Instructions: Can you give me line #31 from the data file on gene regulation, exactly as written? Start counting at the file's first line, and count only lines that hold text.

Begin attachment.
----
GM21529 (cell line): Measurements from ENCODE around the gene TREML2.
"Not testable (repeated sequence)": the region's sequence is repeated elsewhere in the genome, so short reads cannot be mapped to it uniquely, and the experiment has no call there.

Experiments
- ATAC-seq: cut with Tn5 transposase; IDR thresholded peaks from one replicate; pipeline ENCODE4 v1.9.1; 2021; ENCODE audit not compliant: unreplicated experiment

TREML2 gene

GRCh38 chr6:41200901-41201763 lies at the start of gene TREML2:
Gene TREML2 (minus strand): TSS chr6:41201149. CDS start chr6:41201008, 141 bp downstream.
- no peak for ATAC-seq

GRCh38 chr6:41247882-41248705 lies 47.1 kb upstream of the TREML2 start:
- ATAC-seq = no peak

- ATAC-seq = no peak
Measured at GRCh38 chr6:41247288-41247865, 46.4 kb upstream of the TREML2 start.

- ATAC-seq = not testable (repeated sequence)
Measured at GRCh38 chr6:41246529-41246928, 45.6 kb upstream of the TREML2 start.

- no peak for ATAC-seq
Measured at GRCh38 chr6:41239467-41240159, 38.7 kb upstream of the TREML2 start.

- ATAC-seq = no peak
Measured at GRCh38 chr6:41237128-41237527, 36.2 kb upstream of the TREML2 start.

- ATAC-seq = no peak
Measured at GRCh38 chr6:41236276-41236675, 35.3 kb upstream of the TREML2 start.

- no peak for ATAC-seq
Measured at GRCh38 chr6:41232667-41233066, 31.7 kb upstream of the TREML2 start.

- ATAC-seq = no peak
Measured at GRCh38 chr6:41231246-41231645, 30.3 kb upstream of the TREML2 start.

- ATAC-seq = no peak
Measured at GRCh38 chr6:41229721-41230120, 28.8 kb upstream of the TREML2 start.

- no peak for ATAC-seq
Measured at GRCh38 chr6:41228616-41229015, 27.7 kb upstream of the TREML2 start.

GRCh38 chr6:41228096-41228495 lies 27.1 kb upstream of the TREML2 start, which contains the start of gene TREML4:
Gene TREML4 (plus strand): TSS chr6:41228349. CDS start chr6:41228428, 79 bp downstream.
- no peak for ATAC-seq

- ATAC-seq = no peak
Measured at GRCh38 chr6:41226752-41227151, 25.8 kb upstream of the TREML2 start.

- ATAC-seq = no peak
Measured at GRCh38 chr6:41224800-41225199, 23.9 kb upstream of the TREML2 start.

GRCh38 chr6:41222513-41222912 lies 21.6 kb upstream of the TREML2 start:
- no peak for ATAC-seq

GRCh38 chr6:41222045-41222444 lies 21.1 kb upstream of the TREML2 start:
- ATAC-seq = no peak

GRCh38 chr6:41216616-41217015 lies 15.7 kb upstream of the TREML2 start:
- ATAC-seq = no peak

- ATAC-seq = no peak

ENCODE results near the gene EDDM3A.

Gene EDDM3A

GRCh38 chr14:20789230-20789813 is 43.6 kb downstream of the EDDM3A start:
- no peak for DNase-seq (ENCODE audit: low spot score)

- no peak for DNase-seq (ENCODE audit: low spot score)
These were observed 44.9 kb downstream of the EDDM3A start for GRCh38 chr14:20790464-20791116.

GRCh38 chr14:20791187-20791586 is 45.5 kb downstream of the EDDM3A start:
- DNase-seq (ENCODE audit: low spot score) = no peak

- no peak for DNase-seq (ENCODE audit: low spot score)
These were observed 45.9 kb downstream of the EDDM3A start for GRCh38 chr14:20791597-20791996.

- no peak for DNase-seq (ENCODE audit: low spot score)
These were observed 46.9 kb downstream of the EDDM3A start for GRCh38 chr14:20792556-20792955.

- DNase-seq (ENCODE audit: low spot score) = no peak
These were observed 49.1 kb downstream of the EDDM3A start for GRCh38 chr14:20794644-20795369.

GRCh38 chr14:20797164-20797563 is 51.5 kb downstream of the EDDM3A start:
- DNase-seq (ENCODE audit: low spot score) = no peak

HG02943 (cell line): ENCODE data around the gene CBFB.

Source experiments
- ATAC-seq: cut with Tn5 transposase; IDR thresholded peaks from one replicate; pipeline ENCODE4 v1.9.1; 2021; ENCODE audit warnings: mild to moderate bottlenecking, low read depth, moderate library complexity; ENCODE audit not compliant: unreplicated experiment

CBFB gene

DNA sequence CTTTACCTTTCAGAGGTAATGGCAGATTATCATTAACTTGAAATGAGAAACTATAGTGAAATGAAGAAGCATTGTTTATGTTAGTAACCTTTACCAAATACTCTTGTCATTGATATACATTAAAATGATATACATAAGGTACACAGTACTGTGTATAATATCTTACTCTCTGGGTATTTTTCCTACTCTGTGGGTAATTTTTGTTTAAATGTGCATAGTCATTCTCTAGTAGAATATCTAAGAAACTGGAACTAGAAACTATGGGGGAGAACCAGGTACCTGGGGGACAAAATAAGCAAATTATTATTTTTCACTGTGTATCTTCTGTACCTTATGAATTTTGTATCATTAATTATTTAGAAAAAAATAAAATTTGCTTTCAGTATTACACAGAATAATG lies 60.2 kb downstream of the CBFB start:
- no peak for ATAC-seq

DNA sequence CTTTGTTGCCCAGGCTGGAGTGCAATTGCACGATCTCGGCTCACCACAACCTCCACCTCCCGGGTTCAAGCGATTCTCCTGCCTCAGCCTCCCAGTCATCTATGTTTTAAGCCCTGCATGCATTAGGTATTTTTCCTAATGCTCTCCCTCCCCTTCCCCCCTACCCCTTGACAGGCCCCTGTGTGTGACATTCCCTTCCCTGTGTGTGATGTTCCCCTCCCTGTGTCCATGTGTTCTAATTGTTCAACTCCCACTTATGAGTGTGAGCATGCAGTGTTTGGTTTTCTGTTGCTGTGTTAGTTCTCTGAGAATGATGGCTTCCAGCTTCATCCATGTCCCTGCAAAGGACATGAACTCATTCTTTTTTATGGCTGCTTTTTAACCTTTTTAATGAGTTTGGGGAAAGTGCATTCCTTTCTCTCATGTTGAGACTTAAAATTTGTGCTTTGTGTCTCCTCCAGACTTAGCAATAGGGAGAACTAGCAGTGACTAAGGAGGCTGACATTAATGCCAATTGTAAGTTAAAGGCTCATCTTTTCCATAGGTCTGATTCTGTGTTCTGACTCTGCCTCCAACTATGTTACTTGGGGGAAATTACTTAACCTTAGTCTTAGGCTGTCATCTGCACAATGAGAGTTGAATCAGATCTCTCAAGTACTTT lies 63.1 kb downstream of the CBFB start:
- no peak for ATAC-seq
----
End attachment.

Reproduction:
- no peak for ATAC-seq